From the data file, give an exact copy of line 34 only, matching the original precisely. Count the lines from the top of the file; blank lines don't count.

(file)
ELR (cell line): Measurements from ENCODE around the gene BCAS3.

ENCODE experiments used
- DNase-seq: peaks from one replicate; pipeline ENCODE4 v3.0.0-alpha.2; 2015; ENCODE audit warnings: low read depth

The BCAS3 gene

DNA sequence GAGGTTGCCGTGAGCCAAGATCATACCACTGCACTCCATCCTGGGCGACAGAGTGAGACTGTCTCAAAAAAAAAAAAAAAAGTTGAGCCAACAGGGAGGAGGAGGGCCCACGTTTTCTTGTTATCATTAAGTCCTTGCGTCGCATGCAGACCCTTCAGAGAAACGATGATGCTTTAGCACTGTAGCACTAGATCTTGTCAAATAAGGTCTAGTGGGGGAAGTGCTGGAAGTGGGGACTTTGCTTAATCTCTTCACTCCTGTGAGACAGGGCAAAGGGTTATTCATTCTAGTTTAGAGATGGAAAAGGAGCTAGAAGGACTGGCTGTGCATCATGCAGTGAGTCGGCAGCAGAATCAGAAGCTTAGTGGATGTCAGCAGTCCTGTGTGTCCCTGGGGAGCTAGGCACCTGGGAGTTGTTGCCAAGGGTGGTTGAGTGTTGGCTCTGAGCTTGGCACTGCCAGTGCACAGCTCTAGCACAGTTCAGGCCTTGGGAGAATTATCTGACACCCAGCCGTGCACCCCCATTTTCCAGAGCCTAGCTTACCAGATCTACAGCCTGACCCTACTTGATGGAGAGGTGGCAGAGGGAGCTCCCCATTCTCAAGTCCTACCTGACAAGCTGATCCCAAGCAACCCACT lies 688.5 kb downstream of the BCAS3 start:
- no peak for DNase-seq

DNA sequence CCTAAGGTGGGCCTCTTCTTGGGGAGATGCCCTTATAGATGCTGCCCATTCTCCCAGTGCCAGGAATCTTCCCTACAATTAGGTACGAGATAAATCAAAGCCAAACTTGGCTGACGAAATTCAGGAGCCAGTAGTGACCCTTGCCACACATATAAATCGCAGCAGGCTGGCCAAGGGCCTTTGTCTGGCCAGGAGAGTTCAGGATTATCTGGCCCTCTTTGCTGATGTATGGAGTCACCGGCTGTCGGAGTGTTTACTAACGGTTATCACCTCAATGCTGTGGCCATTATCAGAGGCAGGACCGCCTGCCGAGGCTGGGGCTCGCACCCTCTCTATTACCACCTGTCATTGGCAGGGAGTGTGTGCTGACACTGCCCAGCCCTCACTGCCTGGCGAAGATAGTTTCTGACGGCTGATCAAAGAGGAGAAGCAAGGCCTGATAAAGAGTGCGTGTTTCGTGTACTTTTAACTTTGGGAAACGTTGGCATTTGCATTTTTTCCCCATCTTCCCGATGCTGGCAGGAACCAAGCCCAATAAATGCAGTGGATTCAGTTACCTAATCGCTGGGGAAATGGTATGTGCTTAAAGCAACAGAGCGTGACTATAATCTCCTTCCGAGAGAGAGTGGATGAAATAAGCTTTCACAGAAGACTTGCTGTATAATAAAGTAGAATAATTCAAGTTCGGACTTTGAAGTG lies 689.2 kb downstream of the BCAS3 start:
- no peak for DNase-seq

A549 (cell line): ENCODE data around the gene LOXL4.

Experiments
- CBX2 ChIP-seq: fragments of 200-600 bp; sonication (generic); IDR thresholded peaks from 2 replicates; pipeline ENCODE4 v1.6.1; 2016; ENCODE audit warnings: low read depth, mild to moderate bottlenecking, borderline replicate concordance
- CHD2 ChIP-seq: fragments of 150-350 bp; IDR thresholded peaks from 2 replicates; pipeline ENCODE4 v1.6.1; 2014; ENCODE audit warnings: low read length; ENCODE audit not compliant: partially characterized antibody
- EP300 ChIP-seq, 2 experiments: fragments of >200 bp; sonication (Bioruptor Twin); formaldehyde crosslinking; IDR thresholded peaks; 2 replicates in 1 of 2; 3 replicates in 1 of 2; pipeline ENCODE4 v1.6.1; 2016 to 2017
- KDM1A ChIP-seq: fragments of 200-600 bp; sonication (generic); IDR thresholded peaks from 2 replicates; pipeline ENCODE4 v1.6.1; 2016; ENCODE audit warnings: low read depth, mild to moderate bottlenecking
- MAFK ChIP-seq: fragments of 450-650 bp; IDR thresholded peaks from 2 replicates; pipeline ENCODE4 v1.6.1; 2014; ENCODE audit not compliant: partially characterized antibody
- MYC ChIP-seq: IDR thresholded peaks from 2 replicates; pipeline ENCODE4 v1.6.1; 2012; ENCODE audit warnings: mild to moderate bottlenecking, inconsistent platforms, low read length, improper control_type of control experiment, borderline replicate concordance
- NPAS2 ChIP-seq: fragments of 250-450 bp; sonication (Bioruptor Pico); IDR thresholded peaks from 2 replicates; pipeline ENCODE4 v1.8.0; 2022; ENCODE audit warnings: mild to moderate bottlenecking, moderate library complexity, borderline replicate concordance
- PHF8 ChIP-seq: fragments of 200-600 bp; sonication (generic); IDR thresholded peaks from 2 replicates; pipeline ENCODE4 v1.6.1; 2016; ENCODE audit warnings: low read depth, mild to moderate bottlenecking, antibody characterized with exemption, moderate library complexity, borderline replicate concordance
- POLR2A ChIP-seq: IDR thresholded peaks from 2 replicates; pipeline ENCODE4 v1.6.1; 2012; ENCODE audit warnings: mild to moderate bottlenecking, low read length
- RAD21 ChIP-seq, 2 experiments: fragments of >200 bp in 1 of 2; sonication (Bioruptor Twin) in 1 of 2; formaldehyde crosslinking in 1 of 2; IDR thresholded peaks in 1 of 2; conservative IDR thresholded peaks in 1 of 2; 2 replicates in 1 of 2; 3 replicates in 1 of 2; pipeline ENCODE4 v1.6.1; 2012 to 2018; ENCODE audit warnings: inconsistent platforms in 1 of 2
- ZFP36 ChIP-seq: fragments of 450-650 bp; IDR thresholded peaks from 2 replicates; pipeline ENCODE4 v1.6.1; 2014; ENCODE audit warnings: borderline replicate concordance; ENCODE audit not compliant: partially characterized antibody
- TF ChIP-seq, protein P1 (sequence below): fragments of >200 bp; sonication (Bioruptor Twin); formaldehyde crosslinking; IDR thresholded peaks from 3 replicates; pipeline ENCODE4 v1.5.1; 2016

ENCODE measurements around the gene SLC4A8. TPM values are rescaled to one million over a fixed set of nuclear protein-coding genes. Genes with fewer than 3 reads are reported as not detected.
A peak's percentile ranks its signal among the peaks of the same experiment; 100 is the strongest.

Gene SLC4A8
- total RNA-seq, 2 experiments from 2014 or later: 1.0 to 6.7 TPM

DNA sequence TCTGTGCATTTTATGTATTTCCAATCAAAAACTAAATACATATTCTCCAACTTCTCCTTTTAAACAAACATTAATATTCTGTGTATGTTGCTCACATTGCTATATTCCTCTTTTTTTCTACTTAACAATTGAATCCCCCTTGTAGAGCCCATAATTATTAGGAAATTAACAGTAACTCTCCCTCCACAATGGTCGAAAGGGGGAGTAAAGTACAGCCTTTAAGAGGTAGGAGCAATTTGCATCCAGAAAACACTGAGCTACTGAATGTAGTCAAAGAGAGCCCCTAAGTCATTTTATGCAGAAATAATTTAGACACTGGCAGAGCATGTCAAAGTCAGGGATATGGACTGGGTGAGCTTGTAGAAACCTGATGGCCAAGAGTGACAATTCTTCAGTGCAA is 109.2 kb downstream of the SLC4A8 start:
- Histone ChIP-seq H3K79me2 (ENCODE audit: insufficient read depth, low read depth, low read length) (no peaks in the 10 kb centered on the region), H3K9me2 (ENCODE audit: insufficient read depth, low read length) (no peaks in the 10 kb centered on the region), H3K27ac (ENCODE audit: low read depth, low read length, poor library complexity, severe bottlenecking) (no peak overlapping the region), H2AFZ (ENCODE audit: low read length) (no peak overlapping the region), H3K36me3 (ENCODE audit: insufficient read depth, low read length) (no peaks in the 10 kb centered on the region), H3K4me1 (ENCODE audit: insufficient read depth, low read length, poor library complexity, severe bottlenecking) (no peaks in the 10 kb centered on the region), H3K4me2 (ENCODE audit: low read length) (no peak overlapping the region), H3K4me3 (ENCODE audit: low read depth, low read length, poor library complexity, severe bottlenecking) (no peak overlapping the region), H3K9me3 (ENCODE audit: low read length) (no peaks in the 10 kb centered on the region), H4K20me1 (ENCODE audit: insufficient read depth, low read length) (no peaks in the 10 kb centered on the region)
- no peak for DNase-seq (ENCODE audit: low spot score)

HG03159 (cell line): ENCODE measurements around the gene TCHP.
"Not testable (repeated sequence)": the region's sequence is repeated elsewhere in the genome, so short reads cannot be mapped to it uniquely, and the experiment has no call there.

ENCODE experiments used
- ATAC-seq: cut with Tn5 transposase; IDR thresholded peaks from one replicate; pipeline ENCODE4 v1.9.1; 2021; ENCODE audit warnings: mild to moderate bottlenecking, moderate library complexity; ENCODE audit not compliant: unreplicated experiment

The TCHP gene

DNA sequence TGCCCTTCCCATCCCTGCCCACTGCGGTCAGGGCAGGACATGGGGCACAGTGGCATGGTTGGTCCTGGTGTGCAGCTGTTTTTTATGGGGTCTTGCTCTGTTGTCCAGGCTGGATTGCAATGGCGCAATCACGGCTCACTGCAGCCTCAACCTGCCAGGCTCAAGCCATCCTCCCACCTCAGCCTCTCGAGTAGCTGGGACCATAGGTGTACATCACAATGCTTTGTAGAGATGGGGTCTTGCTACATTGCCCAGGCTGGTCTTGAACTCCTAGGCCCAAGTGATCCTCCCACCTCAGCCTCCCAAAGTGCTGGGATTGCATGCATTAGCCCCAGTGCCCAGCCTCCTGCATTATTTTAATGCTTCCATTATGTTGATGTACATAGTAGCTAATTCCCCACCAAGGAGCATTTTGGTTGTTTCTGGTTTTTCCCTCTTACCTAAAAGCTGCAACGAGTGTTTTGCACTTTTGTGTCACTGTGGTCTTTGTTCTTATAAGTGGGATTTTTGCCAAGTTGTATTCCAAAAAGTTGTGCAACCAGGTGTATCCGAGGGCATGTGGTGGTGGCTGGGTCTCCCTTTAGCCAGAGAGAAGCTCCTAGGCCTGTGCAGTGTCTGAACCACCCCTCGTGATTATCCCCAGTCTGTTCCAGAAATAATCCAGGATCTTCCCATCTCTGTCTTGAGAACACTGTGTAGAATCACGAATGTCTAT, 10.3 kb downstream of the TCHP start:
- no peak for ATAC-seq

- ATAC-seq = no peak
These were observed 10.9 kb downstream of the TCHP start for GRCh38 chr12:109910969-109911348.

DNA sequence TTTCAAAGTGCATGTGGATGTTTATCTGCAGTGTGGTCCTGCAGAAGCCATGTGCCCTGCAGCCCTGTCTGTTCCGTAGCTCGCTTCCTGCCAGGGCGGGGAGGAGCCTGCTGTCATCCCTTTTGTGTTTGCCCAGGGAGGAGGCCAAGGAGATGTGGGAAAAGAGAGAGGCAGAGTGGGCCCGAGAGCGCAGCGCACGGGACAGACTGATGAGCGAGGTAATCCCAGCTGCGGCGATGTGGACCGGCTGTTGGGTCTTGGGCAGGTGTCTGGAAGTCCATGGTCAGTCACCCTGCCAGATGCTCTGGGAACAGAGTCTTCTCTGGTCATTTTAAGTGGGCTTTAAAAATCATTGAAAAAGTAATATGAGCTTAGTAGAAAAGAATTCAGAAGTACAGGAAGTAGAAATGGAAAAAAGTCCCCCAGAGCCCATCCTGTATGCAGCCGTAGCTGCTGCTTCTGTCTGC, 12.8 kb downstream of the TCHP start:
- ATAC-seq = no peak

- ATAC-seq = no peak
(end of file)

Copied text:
The TCHP gene